Chief Rabbi Aaron Hart died on 21 November 1756, having served the Jewish community for 51 years. Born in 1670, he was appointed minister of the Great Synagogue in the City in 1705 after it had been built and paid for by his brother, Moses Hart. As a Jew, Moses had been expelled from Breslau, but made
a fortune as a London merchant. Rabbis were in short supply in Britain at the time and Aaron Hart was consulted on many occasions by provincial communities. He effectively became the first British Ashkenazi Chief Rabbi. Unlike David Nieto and Joseph Herman Hertz, he didn’t write very much and is mostly remembered because we say a blessing on Yom Kippur for previous Chief Rabbis. Problems he had to tackle included incurring fines for not burying people in wooden shrouds and resisting a prominent conversionist, remarking that he politely declined apostasy as Judaism was good enough for his father and grandfather.
Thank you for helping to make Jewish News the leading source of news and opinion for the UK Jewish community. Today we're asking for your invaluable help to continue putting our community first in everything we do.
Unlike other Jewish media, we do not charge for content. That won’t change. Because we are free, we rely on advertising to cover our costs. This vital lifeline, which has dropped in recent years, has fallen further due to coronavirus.
For as little as £5 a month you can help sustain the vital work we do in celebrating and standing up for Jewish life in Britain.
Jewish News holds our community together and keeps us connected. Like a synagogue, it’s where people turn to feel part of something bigger. It also proudly shows the rest of Britain the vibrancy and rich culture of modern Jewish life.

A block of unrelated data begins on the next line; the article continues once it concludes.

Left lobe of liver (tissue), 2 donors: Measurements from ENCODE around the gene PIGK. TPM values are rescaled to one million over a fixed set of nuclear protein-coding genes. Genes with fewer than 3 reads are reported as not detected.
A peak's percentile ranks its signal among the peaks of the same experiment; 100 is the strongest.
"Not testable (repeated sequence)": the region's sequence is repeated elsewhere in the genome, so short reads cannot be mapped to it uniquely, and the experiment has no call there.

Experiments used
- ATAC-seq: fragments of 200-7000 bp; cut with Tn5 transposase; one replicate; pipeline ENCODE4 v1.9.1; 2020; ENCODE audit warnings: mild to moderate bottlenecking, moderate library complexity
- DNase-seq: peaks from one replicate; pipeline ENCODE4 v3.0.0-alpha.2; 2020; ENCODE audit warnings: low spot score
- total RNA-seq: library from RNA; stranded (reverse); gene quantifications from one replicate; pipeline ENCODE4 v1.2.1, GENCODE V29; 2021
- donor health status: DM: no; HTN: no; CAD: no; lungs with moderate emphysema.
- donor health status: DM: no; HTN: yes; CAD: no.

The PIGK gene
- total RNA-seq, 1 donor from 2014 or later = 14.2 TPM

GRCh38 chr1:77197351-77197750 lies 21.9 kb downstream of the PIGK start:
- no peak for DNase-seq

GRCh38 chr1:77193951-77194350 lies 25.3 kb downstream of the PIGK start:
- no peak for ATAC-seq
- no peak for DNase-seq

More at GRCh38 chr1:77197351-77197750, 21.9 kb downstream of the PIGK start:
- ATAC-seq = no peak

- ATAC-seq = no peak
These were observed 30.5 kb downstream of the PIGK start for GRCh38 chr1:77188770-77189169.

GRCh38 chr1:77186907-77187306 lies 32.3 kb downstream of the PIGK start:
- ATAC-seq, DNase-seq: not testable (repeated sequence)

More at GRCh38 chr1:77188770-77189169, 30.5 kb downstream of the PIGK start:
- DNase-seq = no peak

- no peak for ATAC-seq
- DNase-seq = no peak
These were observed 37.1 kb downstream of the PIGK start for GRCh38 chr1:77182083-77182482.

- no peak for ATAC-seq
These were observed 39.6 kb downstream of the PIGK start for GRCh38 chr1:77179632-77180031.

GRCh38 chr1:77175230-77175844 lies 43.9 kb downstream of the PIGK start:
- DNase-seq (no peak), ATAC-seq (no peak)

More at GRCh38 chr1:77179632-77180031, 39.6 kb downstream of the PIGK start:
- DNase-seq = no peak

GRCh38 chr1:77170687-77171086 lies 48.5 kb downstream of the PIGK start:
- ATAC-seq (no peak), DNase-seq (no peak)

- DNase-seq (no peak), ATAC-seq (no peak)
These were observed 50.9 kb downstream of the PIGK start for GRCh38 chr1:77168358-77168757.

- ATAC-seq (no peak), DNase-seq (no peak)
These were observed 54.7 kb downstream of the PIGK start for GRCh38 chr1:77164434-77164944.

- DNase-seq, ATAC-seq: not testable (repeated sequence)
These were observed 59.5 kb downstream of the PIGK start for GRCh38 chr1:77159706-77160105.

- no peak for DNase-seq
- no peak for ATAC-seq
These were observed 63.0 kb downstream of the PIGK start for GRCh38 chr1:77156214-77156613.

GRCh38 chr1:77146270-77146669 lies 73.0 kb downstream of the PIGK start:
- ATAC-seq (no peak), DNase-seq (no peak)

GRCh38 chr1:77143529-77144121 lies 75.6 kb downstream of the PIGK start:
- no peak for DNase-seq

You can make a quick and easy one-off or monthly contribution of £5, £10, £20 or any other sum you’re comfortable with.
100% of your donation will help us continue celebrating our community, in all its dynamic diversity...
Being a community platform means so much more than producing a newspaper and website. One of our proudest roles is media partnering with our invaluable charities to amplify the outstanding work they do to help us all.
There’s no shortage of oys in the world but Jewish News takes every opportunity to celebrate the joys too, through projects like Night of Heroes, 40 Under 40 and other compelling countdowns that make the community kvell with pride.
In the first collaboration between media outlets from different faiths, Jewish News worked with British Muslim TV and Church Times to produce a list of young activists leading the way on interfaith understanding.
Royal Mail issued a stamp honouring Holocaust hero Sir Nicholas Winton after a Jewish News campaign attracted more than 100,000 backers. Jewish Newsalso produces special editions of the paper highlighting pressing issues including mental health and Holocaust remembrance.
In an age when news is readily accessible, Jewish News provides high-quality content free online and offline, removing any financial barriers to connecting people.
Voice of our community to wider society
The Jewish News team regularly appears on TV, radio and on the pages of the national press to comment on stories about the Jewish community. Easy access to the paper on the streets of London also means Jewish News provides an invaluable window into the community for the country at large.
We hope you agree all this is worth preserving.
By Joe Millis